Tagged: design

Tips for a better presentation

Presentation color
The late Steve Jobs was a master presenter. Part of what made him so good was the simplicity of his Keynote presentations. Here are 10 Presentation Design Tips from Envato that can help you create a more compelling presentation.

My two pet peeves: Color and repetitive obviousness.
Bad color combinations can absolutely destroy an otherwise good presentation. It’s easy to use a decent color palette, but a unique and bold color combination can really make your presentation memorable.

Repeating the obvious drives me batshit crazy. Please, for the love of God, don’t place your logo in the corner of every slide! And if you’re pitching company X for their business, don’t put their logo on every slide either—they know who they are, and they probably remember who you are since you probably just told them on slide one.

Let’s talk color

Brands are built over time. In the beginning it’s important to simply target a color that will do three things:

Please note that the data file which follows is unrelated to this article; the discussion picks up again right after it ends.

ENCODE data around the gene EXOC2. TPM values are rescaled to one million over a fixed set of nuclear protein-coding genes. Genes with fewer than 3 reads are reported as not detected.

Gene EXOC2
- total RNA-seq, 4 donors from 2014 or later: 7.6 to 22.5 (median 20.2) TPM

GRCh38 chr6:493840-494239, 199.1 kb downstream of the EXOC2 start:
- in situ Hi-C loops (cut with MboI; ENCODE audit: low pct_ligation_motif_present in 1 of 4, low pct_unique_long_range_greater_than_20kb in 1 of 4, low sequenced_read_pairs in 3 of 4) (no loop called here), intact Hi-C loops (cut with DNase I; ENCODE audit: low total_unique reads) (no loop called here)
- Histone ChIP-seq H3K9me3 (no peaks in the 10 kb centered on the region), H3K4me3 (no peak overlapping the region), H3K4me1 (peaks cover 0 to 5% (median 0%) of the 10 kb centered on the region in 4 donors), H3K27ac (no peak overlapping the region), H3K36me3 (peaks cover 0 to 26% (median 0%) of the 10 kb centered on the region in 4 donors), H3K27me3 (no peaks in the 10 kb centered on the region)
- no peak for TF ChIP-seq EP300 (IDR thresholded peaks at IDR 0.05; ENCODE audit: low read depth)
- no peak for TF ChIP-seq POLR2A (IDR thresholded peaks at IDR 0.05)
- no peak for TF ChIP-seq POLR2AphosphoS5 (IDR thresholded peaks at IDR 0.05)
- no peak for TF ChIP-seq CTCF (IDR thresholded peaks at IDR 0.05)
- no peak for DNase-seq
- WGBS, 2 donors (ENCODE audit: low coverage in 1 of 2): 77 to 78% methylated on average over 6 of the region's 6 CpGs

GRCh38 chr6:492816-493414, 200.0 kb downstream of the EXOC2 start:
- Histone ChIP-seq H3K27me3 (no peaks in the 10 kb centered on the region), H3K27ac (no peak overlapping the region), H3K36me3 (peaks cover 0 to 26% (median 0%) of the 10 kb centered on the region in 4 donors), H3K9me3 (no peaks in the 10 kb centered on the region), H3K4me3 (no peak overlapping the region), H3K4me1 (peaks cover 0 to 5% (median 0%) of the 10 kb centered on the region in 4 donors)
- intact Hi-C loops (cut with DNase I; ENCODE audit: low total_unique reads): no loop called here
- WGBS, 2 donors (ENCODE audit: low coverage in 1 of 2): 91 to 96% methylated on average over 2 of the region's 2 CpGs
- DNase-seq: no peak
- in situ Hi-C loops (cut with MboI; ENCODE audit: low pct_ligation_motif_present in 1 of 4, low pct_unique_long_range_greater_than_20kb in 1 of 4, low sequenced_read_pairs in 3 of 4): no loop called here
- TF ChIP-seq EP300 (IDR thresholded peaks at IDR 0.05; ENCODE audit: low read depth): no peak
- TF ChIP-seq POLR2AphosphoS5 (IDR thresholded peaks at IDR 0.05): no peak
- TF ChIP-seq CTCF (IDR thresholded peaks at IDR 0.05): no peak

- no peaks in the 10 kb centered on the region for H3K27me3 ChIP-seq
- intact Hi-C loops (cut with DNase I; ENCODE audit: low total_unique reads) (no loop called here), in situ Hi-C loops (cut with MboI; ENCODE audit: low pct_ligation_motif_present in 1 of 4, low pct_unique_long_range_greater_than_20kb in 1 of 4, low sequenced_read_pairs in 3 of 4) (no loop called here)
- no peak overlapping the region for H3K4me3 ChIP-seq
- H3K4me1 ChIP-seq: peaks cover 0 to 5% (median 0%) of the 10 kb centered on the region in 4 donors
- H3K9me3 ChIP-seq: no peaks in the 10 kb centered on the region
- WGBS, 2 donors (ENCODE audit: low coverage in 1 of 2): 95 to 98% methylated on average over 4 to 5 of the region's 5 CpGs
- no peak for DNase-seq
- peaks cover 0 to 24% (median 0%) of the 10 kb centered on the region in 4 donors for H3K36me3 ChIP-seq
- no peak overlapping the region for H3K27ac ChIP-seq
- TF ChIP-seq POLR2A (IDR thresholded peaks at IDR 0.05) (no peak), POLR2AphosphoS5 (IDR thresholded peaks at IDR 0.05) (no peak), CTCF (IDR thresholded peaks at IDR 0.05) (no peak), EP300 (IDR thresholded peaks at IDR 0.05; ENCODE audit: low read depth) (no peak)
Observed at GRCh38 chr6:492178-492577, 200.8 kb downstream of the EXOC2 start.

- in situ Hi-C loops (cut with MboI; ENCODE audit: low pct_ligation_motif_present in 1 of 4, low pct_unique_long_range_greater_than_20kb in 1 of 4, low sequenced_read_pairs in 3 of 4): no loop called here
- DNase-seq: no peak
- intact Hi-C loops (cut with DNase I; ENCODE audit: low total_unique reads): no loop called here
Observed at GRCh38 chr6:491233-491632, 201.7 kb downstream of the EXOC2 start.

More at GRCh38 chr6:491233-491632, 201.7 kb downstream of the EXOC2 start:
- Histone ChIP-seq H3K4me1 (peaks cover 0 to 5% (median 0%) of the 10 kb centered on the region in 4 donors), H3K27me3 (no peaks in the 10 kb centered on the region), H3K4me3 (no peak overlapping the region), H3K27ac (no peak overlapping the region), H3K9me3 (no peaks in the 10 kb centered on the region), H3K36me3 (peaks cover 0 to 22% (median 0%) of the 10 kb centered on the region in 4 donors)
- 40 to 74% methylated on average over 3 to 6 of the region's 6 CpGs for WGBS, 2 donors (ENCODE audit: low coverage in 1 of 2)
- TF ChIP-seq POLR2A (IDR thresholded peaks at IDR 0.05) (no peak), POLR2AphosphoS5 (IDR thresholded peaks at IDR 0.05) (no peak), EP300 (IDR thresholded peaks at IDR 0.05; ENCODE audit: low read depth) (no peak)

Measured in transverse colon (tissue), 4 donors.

• Resonate with your target audience
• Capture the emotion and tone of your brand
• Separate yourself from your competition

12 reasons hiring managers aren’t reading your resume

CareerBuilder recently surveyed 2,298 U.S. hiring managers and human resources professionals and asked what would make them automatically dismiss a candidate from consideration. Some of the biggest resume mistakes they communicated were:
• Resumes that don’t include a list of skills – 30 percent
• Resumes printed on decorative paper – 20 percent
• Resumes that detail more tasks than results for previous positions – 16 percent
• Resumes that include a photo – 13 percent
• Resumes that have large blocks of text with little white space – 13 percent

For graphic designers, those particular mistakes are inexcusable. As someone who has hired designers and production artists, one of my biggest pet-peeves is seeing a resume where the first item below the name/contact info at the top is an “Objective” paragraph. I immediately throw those resumes in the trash bin. I know what your objective is… it’s to GET THE DAMN JOB!

A special hell for designers like me

My tiny exaggerations were about to become a dangerous contribution to a lie that ended up permanently injuring people.

This was a fantastic (and completely sad) read, especially when you get to the meat of the story in Part 2 of the article (linked at the bottom of the article). It’s a shocking news story.

Sometimes you have to pause and think about the clients you’re working with. 99.9% of the time, they’re great people. But there may come a day when you find the corporation behind the people aren’t so great.